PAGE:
Your staff works really hard to make sure that your virtual fundraising events are engaging and exciting for your attendees, so make sure your supporters know what they’ll be missing if they don’t attend! Use your emails as a ‘teaser trailer’ for the highlights of your upcoming event. 

People love new and exciting things. It’s just natural. In order to take advantage of this instinct, use your emails as a way to incentivize them to register and attend your event. This will look different for every event, because of the varying nature of different types of events, but here are some of our favorite strategies: 

  • Offer custom merch to supporters who register before a certain date. If your organization offers branded merchandise for your event like mugs or t-shirts, bundle one into the registration fee for your supporters. They’ll want to register early and take advantage of the free gift! You get higher attendance rates, and your merch acts as marketing collateral as supporters sport it around town. It’s a win-win.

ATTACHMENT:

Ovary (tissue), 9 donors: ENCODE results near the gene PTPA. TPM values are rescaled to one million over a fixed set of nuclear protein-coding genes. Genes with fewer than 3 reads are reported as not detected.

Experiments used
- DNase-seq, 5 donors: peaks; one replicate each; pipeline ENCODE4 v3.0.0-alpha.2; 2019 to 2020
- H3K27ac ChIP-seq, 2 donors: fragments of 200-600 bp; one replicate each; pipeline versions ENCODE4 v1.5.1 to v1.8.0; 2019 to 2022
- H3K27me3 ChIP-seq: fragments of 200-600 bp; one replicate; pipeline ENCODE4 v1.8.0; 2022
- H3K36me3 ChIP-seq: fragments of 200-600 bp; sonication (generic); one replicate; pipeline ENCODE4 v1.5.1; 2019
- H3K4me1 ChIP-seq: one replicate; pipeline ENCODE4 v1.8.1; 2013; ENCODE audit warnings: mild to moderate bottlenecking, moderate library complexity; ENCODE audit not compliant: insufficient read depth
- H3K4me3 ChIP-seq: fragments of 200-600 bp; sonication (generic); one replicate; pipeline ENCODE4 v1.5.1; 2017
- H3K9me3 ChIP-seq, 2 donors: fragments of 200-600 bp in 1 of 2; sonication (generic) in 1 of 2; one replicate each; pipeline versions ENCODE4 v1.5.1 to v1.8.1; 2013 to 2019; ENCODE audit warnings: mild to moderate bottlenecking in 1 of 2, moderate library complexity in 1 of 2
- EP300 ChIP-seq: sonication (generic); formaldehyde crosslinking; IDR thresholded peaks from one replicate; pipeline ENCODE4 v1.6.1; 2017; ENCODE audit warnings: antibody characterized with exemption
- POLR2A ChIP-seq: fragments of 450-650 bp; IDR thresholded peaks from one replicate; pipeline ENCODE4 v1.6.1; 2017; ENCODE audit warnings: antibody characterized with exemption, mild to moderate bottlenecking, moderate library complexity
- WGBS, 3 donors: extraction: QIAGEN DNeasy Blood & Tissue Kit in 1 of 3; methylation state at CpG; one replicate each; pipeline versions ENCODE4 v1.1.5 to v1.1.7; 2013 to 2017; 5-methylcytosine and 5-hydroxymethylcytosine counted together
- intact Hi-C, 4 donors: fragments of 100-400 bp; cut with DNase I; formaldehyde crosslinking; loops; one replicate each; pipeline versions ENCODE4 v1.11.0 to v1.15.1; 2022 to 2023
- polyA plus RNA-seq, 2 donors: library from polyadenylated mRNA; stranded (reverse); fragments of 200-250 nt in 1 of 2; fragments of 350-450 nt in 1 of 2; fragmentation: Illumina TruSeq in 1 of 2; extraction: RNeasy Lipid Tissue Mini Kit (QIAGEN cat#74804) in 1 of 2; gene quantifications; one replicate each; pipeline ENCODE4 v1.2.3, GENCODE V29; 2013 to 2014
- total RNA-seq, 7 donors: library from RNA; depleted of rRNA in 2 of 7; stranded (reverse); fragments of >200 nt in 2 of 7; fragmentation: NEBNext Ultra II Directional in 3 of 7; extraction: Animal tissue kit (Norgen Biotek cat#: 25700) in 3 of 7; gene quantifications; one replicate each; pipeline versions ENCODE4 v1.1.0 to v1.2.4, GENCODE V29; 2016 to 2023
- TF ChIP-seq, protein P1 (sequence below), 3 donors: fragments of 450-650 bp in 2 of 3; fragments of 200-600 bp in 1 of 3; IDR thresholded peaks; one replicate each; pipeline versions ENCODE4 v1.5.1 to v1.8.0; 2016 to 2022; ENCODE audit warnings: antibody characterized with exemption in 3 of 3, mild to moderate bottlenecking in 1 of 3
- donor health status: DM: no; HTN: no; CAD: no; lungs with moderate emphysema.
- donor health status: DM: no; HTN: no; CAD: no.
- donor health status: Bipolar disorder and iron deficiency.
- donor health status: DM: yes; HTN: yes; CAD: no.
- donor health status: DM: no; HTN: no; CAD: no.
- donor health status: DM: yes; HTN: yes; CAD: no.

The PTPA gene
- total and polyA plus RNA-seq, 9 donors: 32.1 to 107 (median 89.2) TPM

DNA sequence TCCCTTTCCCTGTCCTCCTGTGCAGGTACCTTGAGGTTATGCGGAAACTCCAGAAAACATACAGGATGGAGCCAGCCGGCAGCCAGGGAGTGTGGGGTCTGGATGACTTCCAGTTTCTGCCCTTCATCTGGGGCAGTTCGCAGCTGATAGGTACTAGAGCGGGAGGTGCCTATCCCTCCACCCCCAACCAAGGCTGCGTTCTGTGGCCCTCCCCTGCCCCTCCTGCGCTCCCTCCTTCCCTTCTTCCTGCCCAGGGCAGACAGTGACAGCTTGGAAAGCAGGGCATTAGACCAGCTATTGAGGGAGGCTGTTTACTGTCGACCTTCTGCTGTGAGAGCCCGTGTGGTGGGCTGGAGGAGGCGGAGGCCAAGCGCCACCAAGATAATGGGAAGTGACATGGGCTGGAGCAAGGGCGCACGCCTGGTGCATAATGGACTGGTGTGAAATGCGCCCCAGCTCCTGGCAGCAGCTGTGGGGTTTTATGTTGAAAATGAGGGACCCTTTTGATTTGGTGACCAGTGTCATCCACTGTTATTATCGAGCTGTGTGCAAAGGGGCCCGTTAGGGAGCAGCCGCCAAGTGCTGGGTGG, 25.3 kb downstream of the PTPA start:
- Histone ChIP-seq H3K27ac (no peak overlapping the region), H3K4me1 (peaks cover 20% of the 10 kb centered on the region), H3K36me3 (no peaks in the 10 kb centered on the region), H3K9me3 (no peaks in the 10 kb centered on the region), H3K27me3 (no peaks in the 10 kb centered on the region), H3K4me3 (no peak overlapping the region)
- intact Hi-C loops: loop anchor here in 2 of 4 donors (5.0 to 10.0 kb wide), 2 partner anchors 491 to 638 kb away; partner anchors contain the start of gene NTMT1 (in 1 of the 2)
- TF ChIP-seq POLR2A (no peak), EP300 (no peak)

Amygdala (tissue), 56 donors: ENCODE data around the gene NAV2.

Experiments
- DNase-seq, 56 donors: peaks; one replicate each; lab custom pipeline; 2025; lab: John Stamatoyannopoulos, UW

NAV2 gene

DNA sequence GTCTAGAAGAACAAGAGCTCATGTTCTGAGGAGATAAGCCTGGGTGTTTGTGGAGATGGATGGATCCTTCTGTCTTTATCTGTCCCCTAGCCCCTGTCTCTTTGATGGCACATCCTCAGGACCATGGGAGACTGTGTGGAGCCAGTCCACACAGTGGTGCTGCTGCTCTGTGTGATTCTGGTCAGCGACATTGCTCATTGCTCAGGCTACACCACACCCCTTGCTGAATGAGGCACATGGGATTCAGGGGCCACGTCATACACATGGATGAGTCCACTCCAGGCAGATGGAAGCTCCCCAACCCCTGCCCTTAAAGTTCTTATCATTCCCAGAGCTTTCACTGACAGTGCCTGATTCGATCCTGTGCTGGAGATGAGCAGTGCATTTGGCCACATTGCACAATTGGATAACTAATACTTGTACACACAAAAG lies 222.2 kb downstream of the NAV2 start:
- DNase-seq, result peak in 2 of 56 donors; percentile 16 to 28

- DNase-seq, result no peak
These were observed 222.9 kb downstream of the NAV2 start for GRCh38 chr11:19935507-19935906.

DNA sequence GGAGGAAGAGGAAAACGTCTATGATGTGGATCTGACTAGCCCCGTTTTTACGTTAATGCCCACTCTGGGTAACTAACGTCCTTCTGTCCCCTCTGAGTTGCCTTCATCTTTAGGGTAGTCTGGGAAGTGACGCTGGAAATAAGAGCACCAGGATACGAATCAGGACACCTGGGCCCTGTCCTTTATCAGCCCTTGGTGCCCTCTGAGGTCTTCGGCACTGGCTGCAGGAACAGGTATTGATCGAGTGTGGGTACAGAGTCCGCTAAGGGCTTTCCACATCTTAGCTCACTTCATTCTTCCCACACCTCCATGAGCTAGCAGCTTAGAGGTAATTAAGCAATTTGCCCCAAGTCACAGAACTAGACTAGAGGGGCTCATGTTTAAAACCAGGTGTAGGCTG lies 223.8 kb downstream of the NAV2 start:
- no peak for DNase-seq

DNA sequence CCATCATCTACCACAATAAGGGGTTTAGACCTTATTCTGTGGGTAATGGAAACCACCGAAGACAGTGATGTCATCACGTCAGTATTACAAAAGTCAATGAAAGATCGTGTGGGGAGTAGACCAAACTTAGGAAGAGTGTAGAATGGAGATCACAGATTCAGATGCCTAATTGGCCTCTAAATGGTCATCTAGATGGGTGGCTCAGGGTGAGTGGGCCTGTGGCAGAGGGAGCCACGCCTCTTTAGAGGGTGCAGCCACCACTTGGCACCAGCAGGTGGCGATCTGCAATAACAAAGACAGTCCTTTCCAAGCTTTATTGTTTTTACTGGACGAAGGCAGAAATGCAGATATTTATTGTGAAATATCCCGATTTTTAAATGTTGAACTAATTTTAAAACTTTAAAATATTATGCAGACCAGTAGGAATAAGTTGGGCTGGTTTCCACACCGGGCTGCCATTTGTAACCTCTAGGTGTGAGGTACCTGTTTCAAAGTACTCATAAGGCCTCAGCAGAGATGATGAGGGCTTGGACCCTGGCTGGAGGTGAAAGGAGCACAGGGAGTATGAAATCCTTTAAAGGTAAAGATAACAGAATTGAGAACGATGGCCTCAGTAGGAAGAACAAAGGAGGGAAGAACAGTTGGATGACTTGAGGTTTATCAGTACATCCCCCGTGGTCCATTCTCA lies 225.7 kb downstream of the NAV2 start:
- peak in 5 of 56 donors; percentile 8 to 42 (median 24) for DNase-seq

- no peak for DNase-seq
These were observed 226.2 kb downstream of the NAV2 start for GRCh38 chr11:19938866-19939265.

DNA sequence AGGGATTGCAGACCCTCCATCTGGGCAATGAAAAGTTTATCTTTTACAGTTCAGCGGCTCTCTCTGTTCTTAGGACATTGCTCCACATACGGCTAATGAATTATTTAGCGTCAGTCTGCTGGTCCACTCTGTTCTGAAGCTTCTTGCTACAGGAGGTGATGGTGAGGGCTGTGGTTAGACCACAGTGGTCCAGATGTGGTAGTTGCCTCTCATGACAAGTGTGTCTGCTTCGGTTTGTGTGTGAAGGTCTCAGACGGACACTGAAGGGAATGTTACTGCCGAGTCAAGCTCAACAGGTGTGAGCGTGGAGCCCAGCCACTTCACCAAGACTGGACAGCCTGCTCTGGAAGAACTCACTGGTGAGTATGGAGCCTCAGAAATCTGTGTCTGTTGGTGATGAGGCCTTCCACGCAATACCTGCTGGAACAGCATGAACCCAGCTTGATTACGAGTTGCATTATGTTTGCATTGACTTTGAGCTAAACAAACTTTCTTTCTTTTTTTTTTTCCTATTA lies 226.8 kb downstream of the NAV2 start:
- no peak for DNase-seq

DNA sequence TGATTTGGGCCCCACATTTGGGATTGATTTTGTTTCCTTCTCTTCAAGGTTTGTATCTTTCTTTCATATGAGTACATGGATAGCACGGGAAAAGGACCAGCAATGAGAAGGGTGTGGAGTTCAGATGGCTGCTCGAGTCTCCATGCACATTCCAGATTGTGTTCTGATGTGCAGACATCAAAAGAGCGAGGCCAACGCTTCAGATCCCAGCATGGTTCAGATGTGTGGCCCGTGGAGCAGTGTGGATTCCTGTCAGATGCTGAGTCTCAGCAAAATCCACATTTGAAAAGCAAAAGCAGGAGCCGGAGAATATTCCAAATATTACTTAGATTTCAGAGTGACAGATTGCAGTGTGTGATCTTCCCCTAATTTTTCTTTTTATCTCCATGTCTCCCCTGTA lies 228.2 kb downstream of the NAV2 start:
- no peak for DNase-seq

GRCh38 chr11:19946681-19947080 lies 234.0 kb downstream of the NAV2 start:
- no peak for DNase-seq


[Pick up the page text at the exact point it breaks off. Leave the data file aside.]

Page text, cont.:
• Offer registrants a sneak peek at some of the items up for auction if you’re hosting one for fundraising purposes. This will get them excited to bid for the coolest items, and the auction format lends a bit of healthy competition to your event.

If you’re nervous about your event living up to the hype in your email then get to planning! Choose your event attractions and activities based on your nonprofit’s event goals, whether that’s donor acquisition, retention, or simply furthering engagement.

Donorly’s step-by-step fundraising guide explains how you’ll need a specific plan to reach the right audiences and meet your organization’s goals. Whether you’re planning a charity auction, networking luncheon, educational panel with discussion, or any other type of event, you’ll need to decide how the event fits into your larger strategy. 

The only limit to planning engaging event attractions is your imagination. Your marketing should make your potential attendees want to sign up. If you can’t think of a way to spin your main attraction as something desirable and exclusive, you might need to go back to the drawing board. 

5. Use rich text and media in your emails.